News tagged with language
Research by Victoria University PhD education graduand Larah van der Meer highlights the importance of understanding the communication preferences of children with developmental disabilities such as autism.
Autism spectrum disorders May 14, 2013 | 3.3 / 5 (3) | 1
Decoding 'noisy' language in daily life: Study shows how people rationally interpret linguistic input
Suppose you hear someone say, "The man gave the ice cream the child." Does that sentence seem plausible? Or do you assume it is missing a word? Such as: "The man gave the ice cream to the child."
Psychology & Psychiatry Apr 29, 2013 | 4.5 / 5 (4) | 7 |
Using MRI, neuroscientists at Georgetown University Medical Center found significant differences in brain anatomy when comparing men and women with dyslexia to their non-dyslexic control groups, suggesting that the disorder ...
Neuroscience May 08, 2013 | 2 / 5 (1) | 0
New research examining auditory mechanisms of language learning in babies has revealed that infants as young as three months of age are able to automatically detect and learn complex dependencies between ...
Psychology & Psychiatry Sep 10, 2012 | 3.8 / 5 (4) | 1
(Medical Xpress)—How do children learn language? Many linguists believe that the stages that a child goes through when learning language mirror the stages of language development in primate evolution. ...
Psychology & Psychiatry Apr 02, 2013 | 4.1 / 5 (7) | 7 |
Babies only hours old are able to differentiate between sounds from their native language and a foreign language, scientists have discovered. The study indicates that babies begin absorbing language while still in the womb, ...
Psychology & Psychiatry Jan 02, 2013 | 3.8 / 5 (9) | 4 |
Infants are able to detect how speech communicates unobservable intentions, researchers at New York University and McGill University have found in a study that sheds new light on how early in life we can rely on language ...
Psychology & Psychiatry Jul 23, 2012 | 4 / 5 (2) | 1 |
With a better understanding of underlying mechanisms that cause a rare neurodevelopmental disorder in the Old Order Mennonite population, referred to as Pretzel syndrome, a new study reports that five children were successfully ...
Neuroscience Apr 24, 2013 | 5 / 5 (2) | 0 |
(Medical Xpress)—A team of French and Taiwanese researchers has found evidence to indicate that people use the same regions of the brain when reading, regardless of which language is being read. In their ...
Neuroscience Nov 27, 2012 | 4.8 / 5 (6) | 4 |
(Medical Xpress) -- Do you ever wonder about the stuff that makes up words? Why is a word a word, what goes into forming it, what's its history or why is it long or short? Scientists at the Massachusetts Institute ...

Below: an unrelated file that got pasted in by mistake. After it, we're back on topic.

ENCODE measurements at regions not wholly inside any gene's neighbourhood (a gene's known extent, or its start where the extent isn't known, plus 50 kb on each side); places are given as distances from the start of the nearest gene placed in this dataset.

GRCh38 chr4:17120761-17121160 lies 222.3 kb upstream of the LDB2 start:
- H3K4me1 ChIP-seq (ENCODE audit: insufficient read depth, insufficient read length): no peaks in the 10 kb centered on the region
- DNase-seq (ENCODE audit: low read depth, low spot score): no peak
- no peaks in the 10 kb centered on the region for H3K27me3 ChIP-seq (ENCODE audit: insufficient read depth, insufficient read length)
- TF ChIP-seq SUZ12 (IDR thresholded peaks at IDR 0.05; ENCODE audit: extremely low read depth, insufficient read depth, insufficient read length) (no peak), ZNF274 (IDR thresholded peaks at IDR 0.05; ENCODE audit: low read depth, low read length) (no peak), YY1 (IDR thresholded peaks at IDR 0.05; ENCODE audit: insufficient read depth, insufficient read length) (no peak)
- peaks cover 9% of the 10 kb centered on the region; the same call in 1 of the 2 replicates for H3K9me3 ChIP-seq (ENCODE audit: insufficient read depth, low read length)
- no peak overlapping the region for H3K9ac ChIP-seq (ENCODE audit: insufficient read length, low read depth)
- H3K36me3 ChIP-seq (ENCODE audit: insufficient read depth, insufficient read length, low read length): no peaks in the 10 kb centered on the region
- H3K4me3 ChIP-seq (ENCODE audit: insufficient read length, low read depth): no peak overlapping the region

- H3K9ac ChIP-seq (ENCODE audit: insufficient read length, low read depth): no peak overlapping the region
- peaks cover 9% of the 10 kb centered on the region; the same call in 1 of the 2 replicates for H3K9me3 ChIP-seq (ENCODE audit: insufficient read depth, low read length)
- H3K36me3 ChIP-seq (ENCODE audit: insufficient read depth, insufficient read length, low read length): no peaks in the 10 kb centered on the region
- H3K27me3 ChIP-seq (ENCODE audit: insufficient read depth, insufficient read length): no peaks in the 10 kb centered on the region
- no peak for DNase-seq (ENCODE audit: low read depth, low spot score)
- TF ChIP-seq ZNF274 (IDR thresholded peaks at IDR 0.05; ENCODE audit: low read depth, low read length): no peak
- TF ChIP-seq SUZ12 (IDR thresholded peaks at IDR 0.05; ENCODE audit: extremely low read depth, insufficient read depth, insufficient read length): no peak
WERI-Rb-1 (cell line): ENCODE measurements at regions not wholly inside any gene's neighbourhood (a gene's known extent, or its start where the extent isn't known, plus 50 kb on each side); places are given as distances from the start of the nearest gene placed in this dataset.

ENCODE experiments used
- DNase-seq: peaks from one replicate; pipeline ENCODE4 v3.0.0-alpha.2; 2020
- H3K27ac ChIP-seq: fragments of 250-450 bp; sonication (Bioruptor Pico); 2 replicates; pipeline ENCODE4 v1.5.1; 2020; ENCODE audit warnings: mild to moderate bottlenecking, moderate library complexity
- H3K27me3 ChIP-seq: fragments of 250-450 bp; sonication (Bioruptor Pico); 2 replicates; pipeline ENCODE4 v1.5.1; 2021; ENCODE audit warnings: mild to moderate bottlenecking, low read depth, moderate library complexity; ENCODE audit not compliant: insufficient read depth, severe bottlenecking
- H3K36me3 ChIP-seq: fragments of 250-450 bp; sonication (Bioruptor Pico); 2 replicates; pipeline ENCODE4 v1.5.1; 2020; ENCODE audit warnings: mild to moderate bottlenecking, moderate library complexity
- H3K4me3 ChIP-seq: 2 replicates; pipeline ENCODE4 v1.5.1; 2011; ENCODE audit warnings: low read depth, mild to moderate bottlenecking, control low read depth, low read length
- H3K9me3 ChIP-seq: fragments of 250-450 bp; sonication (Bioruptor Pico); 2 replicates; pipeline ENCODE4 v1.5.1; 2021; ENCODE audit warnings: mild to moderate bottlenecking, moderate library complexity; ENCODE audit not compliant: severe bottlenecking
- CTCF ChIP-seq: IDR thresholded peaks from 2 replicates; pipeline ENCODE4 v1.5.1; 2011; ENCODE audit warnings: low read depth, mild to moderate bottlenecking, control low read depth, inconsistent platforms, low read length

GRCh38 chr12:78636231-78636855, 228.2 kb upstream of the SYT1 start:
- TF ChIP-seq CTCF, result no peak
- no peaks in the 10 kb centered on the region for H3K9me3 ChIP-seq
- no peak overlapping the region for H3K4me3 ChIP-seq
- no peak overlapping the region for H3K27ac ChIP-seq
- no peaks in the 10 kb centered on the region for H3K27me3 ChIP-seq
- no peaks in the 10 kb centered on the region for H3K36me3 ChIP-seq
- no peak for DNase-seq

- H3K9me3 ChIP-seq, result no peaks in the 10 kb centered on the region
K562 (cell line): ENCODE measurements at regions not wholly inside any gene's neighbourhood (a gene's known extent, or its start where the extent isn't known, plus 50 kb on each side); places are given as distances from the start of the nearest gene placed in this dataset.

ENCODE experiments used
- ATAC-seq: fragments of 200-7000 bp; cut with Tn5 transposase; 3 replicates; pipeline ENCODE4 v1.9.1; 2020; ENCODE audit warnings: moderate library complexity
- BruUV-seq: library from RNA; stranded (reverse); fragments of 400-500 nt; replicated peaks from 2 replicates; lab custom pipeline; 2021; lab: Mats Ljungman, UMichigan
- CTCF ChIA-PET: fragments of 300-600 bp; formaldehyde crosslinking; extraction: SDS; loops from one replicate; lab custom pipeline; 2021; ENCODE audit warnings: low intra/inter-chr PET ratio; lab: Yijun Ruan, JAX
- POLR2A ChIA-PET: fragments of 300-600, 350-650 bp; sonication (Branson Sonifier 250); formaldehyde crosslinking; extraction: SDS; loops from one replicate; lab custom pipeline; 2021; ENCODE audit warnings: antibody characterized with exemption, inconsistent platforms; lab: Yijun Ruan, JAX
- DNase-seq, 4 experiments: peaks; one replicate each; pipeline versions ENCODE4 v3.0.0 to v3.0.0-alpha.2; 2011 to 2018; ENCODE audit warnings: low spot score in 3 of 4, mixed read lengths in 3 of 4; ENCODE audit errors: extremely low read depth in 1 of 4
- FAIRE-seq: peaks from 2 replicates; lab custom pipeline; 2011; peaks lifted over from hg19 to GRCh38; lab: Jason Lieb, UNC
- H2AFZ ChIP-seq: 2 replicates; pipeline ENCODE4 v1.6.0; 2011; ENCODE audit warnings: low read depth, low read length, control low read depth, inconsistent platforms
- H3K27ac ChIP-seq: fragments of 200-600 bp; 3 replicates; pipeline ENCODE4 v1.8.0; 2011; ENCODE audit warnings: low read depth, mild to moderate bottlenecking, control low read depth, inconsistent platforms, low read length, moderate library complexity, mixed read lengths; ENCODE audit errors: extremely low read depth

Psychology & Psychiatry Jun 20, 2011 | 4.2 / 5 (6) | 6 |
New research from MIT suggests that there are parts of our brain dedicated to language and only language, a finding that marks a major advance in the search for brain regions specialized for sophisticated ...
Neuroscience Aug 30, 2011 | 5 / 5 (4) | 2 |
For the first time, scientists at Carnegie Mellon University's Center for Cognitive Brain Imaging (CCBI) have used a new combination of neural imaging methods to discover exactly how the human brain adapts ...
Neuroscience Jan 16, 2013 | 5 / 5 (3) | 0 |
(Medical Xpress)—Contrary to the prevailing theories that music and language are cognitively separate or that music is a byproduct of language, theorists at Rice University's Shepherd School of Music and the University ...
Psychology & Psychiatry Sep 18, 2012 | 5 / 5 (7) | 1 |
(Medical Xpress) -- While at first glance it might seem irrational, researchers from the University of Chicago have found that people who speak two languages tend to make more rational decisions when thinking in their non-native ...
Psychology & Psychiatry Apr 25, 2012 | 4.6 / 5 (15) | 2 |
(Medical Xpress) -- Research designed to understand the effect of text messaging on language found that texting has a negative impact on people's linguistic ability to interpret and accept words.
Psychology & Psychiatry Feb 20, 2012 | 2.7 / 5 (11) | 4 |
A language is a system for encoding information. In its most common use, the term refers to so-called "natural languages" — the forms of communication considered peculiar to humankind. In linguistics the term is extended to refer to the human cognitive facility of creating and using language. Essential to both meanings is the systematic creation and usage of systems of symbols—each referring to linguistic concepts with semantic or logical or otherwise expressive meanings.
The most obvious manifestations are spoken languages such as English or Spoken Chinese. However, there are also written languages and other systems of visual symbols such as sign languages.
Although some other animals make use of quite sophisticated communicative systems, and these are sometimes casually referred to as animal language, none of these are known to make use of all of the properties that linguists use to define language in the strict sense.
When discussed more technically as a general phenomenon then, "language" always implies a particular type of human thought which can be present even when communication is not the result, and this way of thinking is also sometimes treated as indistinguishable from language itself.
In Western Philosophy for example, language has long been closely associated with reason, which is also a uniquely human way of using symbols. In Ancient Greek philosophical terminology, the same word, logos, was used as a term for both language or speech and reason, and the philosopher Thomas Hobbes used the English word "speech" so that it similarly could refer to reason, as will be discussed below.
For more information about Language, read the full article at
This text uses material from Wikipedia and is available under the GNU Free Documentation License.